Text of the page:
- Hector Berlioz, Symphonie Fantastique: V. Dream of a Witches’ Sabbath – As the audacious story of Berlioz’s Symphonie Fantastique comes to its violent conclusion, the protagonist has fallen into an opiated trance and believes that he has been executed for murdering his beloved. The music rejoices in bizarre and ugly effects, as the protagonist dreams himself at a black mass of witches and ghouls who drag him to hell to the sound of triumphant fanfares. Thrown into this nightmarish stew is a medieval sequence dating from the mid-thirteenth century, the familiar Dies Irae. Alongside early music, Berlioz was also interested in new and unusual instruments, and he was among the first to write for the E-flat clarinet. This instrument, a piccolo member of the clarinet family invented to play high melody lines, is the source of the grotesque dance of the witches.
- Antonio Vivaldi, Concerto in G Minor, Op. 10, No. 2 “La Notte” – Vivaldi was known for his wild, fantastical improvisations on the violin, but “The Night” Concerto for flute or recorder, with their suggestively programmatic titles like “Phantasms” or “Slumber,” invite some of his most exaggerated and creepiest treatment. Rather than his usual energetic style, “La Notte” features passages of uncertainty and hesitation, with rapid arpeggios that seem to appear out of nowhere. Perhaps Vivaldi even had All Hallow’s Eve in mind when he composed this work; at one point he includes a melody from his popular “Autumn” Concerto. This performance by the ensemble Red Priest heightens the sinister nature of Vivaldi’s concerto.
- György Ligeti, Requiem: Kyrie – The Requiem or Mass for the Dead, has been set to music by many composers throughout history. Famous requiems include the unfinished final work by Mozart, and the hugely elaborate Messa da Requiem by Verdi. Often the composition features solemn music in a minor key, but György Ligeti’s Requiem, in particular the Kyrie, was described by one critic as “the darkest vision of musical terror ever imagined.” The uneasy and supernatural quality of Ligeti’s music stems from his trademark technique of “micropolyphony, ” in which individual voices become so densely woven together that only clusters or clouds of sound can be discerned. When Ligeti combined his style with the dark tone that traditionally accompanies a Requiem, he produced a work that shifts from moodiness to complete horror. Thanks to film director Stanley Kubrick, Ligeti’s work gained widespread attention when Kubrick chose the Kyrie for the appearance of the monolith in his film 2001:A Space Odyssey.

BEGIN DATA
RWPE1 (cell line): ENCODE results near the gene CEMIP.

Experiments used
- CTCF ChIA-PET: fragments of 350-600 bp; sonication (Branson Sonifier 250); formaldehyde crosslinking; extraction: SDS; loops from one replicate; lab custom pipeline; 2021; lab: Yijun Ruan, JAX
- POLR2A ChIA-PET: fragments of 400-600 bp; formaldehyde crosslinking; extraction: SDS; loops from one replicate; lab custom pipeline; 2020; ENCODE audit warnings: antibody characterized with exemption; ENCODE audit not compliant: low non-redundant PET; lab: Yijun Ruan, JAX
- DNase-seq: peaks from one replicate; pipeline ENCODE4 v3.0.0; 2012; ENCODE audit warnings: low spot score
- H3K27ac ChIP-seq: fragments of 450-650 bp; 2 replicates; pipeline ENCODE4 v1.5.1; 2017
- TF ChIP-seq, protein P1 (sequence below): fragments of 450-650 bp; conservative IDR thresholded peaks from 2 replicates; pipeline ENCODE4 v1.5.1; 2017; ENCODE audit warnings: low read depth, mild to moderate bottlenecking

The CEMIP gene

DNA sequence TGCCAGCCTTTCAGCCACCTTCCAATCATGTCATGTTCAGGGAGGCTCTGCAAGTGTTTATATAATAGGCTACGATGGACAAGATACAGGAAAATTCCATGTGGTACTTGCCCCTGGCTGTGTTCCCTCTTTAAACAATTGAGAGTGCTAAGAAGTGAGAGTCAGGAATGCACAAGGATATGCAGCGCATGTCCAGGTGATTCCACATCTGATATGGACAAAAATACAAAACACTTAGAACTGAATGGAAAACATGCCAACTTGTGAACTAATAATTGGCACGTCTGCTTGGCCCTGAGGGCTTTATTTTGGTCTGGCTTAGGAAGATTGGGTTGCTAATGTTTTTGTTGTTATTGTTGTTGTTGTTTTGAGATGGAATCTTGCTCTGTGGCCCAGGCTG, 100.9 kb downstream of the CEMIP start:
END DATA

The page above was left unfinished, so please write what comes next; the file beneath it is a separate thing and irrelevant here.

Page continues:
- Heinrich Marschner, Der Vampyr – Bram Stoker’s Count Dracula is usually considered the quintessential vampire, but that work was only published in 1897. Before there was Count Dracula there was Lord Ruthven (pronounced “Riven”), the main character of the short story The Vampyre by Dr. John Polidori. Vampires in folklore were bloodsucking monsters, but Lord Ruthven was a suave, elite seducer—introducing some of the characteristics we now associate with modern vampires. Interestingly enough, Lord Ruthven is based on a real-life person: the English poet Lord Byron. Dr. Polidori was Byron’s doctor in real life, and he used the Romantic poet as a model for Lord Ruthven. The Vampyre was popular throughout the 19th century (before Dracula came along), and was the source of inspiration for Heinrich Marschner’s German opera Der Vampyr. Marschner was clearly influenced by the fantastic, supernatural music from the operas of Carl Maria Von Weber. But, like Lord Ruthven, Heinrich Marschner is barely remembered today.
- Florent Schmitt, The Haunted Palace – The work of American author Edgar Allen Poe is certainly popular around this time of year. Notable for its fascination in the macabre and its heavy use of symbolism and mystery, Poe’s literature is a forerunner to most modern horror stories. His influence on classical music, however, is more pronounced in Europe than in his home country. Rachmaninoff wrote a famous choral symphony based on Poe’s poem The Bells, and Debussy began work on an opera based on The Fall of the House of Usher. This work by early 20th century French composer Florent Schmitt is based on Poe’s poem “The Haunted Palace,” part of The Fall of the House of Usher. The poem tells of a once beautiful palace ruled by a once powerful and wise king. The king’s mind was overtaken by evil, and the palace is now haunted with phantasms.
And just for fun…
- Nick Cave and the Bad Seeds, Red Right Hand – While not as overtly about Halloween as say Michael Jackson’s “Thriller” or Boris Pickett & the Cryptkickers “Monster Mash,” the song “Red Right Hand” by Nick Cave and the Bad Seeds evokes that eerie, sinister sound perfect for Halloween night. The lyrics are about a mysterious danger—a tall, handsome man who promises wealth and power, but who also possesses a sinister, threatening power. The central image is the man’s red right hand, an image that seems to come from John Milton’s epic poem Paradise Lost. In the poem, the red right hand is a symbol of the vengeance of God, who can destroy as easily as he provides. The mysterious and spooky quality of this song has made it a staple in horror films, including the entire Scream franchise.